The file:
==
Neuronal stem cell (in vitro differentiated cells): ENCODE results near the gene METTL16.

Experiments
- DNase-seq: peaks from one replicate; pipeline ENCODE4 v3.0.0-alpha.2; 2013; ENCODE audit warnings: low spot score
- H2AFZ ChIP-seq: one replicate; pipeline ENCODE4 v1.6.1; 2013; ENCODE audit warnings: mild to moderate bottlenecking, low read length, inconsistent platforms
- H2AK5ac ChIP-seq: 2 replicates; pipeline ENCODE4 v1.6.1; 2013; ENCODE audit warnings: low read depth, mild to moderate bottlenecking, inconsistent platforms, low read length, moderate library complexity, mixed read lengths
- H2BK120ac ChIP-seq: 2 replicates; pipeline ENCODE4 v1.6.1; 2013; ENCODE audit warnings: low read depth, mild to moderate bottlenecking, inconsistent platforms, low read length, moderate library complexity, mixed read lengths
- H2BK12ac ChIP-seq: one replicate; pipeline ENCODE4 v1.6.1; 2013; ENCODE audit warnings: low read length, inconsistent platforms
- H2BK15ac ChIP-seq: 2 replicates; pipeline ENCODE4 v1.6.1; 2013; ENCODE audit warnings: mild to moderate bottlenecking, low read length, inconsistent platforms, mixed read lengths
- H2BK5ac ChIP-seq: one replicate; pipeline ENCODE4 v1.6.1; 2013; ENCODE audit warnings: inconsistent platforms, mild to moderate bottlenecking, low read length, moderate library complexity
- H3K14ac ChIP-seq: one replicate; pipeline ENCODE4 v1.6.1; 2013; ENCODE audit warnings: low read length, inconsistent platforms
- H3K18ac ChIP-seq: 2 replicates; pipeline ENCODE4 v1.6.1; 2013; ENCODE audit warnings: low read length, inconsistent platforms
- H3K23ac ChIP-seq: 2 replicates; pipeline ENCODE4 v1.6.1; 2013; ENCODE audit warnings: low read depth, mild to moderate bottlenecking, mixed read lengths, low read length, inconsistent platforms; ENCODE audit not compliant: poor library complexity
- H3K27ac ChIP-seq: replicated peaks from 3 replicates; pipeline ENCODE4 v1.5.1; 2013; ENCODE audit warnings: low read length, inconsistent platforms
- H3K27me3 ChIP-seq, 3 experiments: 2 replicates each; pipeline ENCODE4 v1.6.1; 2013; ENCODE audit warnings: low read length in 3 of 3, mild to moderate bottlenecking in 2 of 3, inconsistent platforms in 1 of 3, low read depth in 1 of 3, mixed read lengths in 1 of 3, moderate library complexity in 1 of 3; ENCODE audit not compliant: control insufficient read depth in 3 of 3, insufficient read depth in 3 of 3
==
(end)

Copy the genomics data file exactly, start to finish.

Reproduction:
Neuronal stem cell (in vitro differentiated cells): ENCODE results near the gene METTL16.

Experiments
- DNase-seq: peaks from one replicate; pipeline ENCODE4 v3.0.0-alpha.2; 2013; ENCODE audit warnings: low spot score
- H2AFZ ChIP-seq: one replicate; pipeline ENCODE4 v1.6.1; 2013; ENCODE audit warnings: mild to moderate bottlenecking, low read length, inconsistent platforms
- H2AK5ac ChIP-seq: 2 replicates; pipeline ENCODE4 v1.6.1; 2013; ENCODE audit warnings: low read depth, mild to moderate bottlenecking, inconsistent platforms, low read length, moderate library complexity, mixed read lengths
- H2BK120ac ChIP-seq: 2 replicates; pipeline ENCODE4 v1.6.1; 2013; ENCODE audit warnings: low read depth, mild to moderate bottlenecking, inconsistent platforms, low read length, moderate library complexity, mixed read lengths
- H2BK12ac ChIP-seq: one replicate; pipeline ENCODE4 v1.6.1; 2013; ENCODE audit warnings: low read length, inconsistent platforms
- H2BK15ac ChIP-seq: 2 replicates; pipeline ENCODE4 v1.6.1; 2013; ENCODE audit warnings: mild to moderate bottlenecking, low read length, inconsistent platforms, mixed read lengths
- H2BK5ac ChIP-seq: one replicate; pipeline ENCODE4 v1.6.1; 2013; ENCODE audit warnings: inconsistent platforms, mild to moderate bottlenecking, low read length, moderate library complexity
- H3K14ac ChIP-seq: one replicate; pipeline ENCODE4 v1.6.1; 2013; ENCODE audit warnings: low read length, inconsistent platforms
- H3K18ac ChIP-seq: 2 replicates; pipeline ENCODE4 v1.6.1; 2013; ENCODE audit warnings: low read length, inconsistent platforms
- H3K23ac ChIP-seq: 2 replicates; pipeline ENCODE4 v1.6.1; 2013; ENCODE audit warnings: low read depth, mild to moderate bottlenecking, mixed read lengths, low read length, inconsistent platforms; ENCODE audit not compliant: poor library complexity
- H3K27ac ChIP-seq: replicated peaks from 3 replicates; pipeline ENCODE4 v1.5.1; 2013; ENCODE audit warnings: low read length, inconsistent platforms
- H3K27me3 ChIP-seq, 3 experiments: 2 replicates each; pipeline ENCODE4 v1.6.1; 2013; ENCODE audit warnings: low read length in 3 of 3, mild to moderate bottlenecking in 2 of 3, inconsistent platforms in 1 of 3, low read depth in 1 of 3, mixed read lengths in 1 of 3, moderate library complexity in 1 of 3; ENCODE audit not compliant: control insufficient read depth in 3 of 3, insufficient read depth in 3 of 3